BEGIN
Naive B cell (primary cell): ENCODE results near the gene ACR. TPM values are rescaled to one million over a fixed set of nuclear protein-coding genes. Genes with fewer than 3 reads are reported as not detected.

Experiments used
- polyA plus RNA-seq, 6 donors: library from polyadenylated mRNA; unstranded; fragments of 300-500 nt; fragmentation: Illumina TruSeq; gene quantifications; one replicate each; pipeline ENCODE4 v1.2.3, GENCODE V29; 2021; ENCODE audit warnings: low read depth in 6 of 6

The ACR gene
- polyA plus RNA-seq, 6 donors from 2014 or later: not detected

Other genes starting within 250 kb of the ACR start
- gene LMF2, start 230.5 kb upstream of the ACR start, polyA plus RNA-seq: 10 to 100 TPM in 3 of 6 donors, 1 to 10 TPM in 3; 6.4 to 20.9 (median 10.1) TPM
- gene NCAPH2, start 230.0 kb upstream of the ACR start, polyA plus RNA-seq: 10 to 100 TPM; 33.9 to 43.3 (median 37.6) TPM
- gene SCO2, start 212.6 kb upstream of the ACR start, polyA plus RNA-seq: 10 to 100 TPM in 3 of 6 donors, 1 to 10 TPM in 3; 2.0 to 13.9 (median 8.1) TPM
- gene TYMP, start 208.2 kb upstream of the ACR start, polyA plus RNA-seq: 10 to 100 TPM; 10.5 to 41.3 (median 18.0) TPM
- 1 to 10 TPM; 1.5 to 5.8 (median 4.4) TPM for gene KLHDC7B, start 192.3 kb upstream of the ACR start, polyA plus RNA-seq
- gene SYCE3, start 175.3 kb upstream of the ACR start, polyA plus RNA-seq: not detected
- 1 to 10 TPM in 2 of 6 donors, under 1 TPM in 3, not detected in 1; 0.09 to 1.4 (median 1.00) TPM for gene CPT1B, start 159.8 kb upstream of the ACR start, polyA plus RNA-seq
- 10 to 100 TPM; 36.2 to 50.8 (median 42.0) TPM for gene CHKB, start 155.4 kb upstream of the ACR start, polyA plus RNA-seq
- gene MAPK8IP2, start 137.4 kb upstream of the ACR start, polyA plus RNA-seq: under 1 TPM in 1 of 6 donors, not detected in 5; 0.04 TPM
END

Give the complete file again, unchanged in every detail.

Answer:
Naive B cell (primary cell): ENCODE results near the gene ACR. TPM values are rescaled to one million over a fixed set of nuclear protein-coding genes. Genes with fewer than 3 reads are reported as not detected.

Experiments used
- polyA plus RNA-seq, 6 donors: library from polyadenylated mRNA; unstranded; fragments of 300-500 nt; fragmentation: Illumina TruSeq; gene quantifications; one replicate each; pipeline ENCODE4 v1.2.3, GENCODE V29; 2021; ENCODE audit warnings: low read depth in 6 of 6

The ACR gene
- polyA plus RNA-seq, 6 donors from 2014 or later: not detected

Other genes starting within 250 kb of the ACR start
- gene LMF2, start 230.5 kb upstream of the ACR start, polyA plus RNA-seq: 10 to 100 TPM in 3 of 6 donors, 1 to 10 TPM in 3; 6.4 to 20.9 (median 10.1) TPM
- gene NCAPH2, start 230.0 kb upstream of the ACR start, polyA plus RNA-seq: 10 to 100 TPM; 33.9 to 43.3 (median 37.6) TPM
- gene SCO2, start 212.6 kb upstream of the ACR start, polyA plus RNA-seq: 10 to 100 TPM in 3 of 6 donors, 1 to 10 TPM in 3; 2.0 to 13.9 (median 8.1) TPM
- gene TYMP, start 208.2 kb upstream of the ACR start, polyA plus RNA-seq: 10 to 100 TPM; 10.5 to 41.3 (median 18.0) TPM
- 1 to 10 TPM; 1.5 to 5.8 (median 4.4) TPM for gene KLHDC7B, start 192.3 kb upstream of the ACR start, polyA plus RNA-seq
- gene SYCE3, start 175.3 kb upstream of the ACR start, polyA plus RNA-seq: not detected
- 1 to 10 TPM in 2 of 6 donors, under 1 TPM in 3, not detected in 1; 0.09 to 1.4 (median 1.00) TPM for gene CPT1B, start 159.8 kb upstream of the ACR start, polyA plus RNA-seq
- 10 to 100 TPM; 36.2 to 50.8 (median 42.0) TPM for gene CHKB, start 155.4 kb upstream of the ACR start, polyA plus RNA-seq
- gene MAPK8IP2, start 137.4 kb upstream of the ACR start, polyA plus RNA-seq: under 1 TPM in 1 of 6 donors, not detected in 5; 0.04 TPM